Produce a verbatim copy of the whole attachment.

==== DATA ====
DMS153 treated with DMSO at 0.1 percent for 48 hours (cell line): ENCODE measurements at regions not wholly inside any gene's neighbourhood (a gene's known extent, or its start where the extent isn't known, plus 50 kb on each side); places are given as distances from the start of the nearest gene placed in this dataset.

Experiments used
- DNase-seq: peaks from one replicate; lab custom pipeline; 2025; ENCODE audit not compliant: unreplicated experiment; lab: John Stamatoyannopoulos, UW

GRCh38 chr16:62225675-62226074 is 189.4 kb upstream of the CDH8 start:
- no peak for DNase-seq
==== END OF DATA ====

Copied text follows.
DMS153 treated with DMSO at 0.1 percent for 48 hours (cell line): ENCODE measurements at regions not wholly inside any gene's neighbourhood (a gene's known extent, or its start where the extent isn't known, plus 50 kb on each side); places are given as distances from the start of the nearest gene placed in this dataset.

Experiments used
- DNase-seq: peaks from one replicate; lab custom pipeline; 2025; ENCODE audit not compliant: unreplicated experiment; lab: John Stamatoyannopoulos, UW

GRCh38 chr16:62225675-62226074 is 189.4 kb upstream of the CDH8 start:
- no peak for DNase-seq